As you’ve poked around other people’s websites you might have noticed a link in the footer called “Terms & Conditions”, and when you clicked on it, it took you to a page full of a ton of legal-looking words. You might have wondered what it was, and if you needed to have a page like that on your own website. Your next thought might have been “can I just copy someone else’s” because trying to figure out what you needed to have in this legal mumbo-jumbo was immediately too much.
Don’t worry, we’re here to answer all of your questions. Let’s start with the first one:
Terms and Conditions protect your business by providing a set of rules, guidelines, and provisions that define the terms under which a service or product is provided and the rights and obligations of the parties involved.
Simply put, the best Terms and Conditions outline the relationship between your brand and your customers clearly. Your Terms and Conditions Agreement will tell users exactly how they can and can’t behave and what to expect when interacting with your website or products. They are a clear set of rules for everyone to follow. These Terms and Conditions typically serve as a legally binding agreement between yourself and your consumer/client.
Legally, you are not required to have Terms and Conditions on your website. That being said, we highly recommend it for any and all websites and businesses.
A clear set of Terms and Conditions on your website can help ensure that everyone knows what is expected of them when using your website, as well as provide clarity on how disputes will be handled if they arise. Without them, you could be leaving yourself open to the theft of your content or liability in the misuse of your products.
Terms & Conditions are important and can protect your website and business in a multitude of ways. We encourage every website and business to have one.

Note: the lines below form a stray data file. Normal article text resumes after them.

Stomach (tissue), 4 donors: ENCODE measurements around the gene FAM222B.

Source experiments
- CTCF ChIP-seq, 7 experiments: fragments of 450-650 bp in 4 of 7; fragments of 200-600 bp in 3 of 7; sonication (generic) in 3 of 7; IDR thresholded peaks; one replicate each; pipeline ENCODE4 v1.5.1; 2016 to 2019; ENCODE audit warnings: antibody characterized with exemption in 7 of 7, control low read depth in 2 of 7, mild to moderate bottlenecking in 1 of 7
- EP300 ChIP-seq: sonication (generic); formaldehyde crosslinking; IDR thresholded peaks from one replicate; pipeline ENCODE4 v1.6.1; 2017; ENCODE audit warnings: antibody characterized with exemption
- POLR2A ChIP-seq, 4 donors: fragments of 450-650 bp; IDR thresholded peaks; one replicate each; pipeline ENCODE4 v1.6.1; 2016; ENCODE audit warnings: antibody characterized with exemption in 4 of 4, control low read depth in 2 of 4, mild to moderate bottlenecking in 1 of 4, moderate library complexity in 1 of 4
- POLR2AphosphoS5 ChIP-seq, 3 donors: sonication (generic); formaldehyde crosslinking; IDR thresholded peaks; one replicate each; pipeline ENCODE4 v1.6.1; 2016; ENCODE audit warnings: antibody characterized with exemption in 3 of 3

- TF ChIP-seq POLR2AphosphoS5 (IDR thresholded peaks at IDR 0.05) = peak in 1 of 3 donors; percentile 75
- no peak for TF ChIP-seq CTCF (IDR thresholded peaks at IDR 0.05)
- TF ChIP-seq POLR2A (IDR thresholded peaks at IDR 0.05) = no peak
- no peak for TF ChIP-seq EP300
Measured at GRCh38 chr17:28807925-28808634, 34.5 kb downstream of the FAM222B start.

Now that you’ve decided having Terms & Conditions is the right move for your business(we applaud you for not taking the easy way out - you’ll thank yourself later), you’re probably wondering what to include in yours.
There are 5 key elements you’ll want to include in your Terms and Conditions:
Payment Terms. In this clause, you’ll want to be sure to cover how someone can pay for your products or services, any fees that may be incurred, when payments are due if you have a payment plan, and any other important payment terms you may have in place.
Shipping Policy. You may want to include shipping methods, regions, timelines, costs, and more in this clause on your Terms and Conditions page.
Refund and Return Policy. For this clause, you’ll want to think about including things like what is eligible for a return, what the timeframe for returns is, the process of accepting a return, and more.
Offer Terms. For example, if you have a promotion, you’ll want to include the start and end dates, what needs to happen in order for someone to be eligible for that offer, and whether or not it can be combined with other offers.
While that would make this a whole lot easier, no. Copying someone else’s Terms & Conditions is considered copyright infringement - aka, it’s illegal. That would raise your liability more than just not having a policy at all!
Plus, a Terms and Conditions page that’s actually going to protect your business is going to be customized to your own business practices and products, so copying someone else’s Terms and Conditions would likely leave you with liability gaps you aren’t even aware of.
The good news? We’ve got a way for you to copy and paste AND customize your own Terms and Conditions for your website - our Terms and Conditions Templates! These easy-to-customize templates can be set up in 10 minutes or less and you’ll be able to rest easy knowing that you’re protected. You can choose the template that makes the most sense for your business.
Amanda Warfield is a simplicity-focused content marketing and launch strategist, author of the book Chasing Simple Marketing, and host of Chasing Simple - a podcast to help creative entrepreneurs uncomplicate their marketing and business. She traded in her classroom lesson plans for speaking and educating creative entrepreneurs on sustainably fitting content marketing into their business, without it taking over their business - so that they have time to grow their business.
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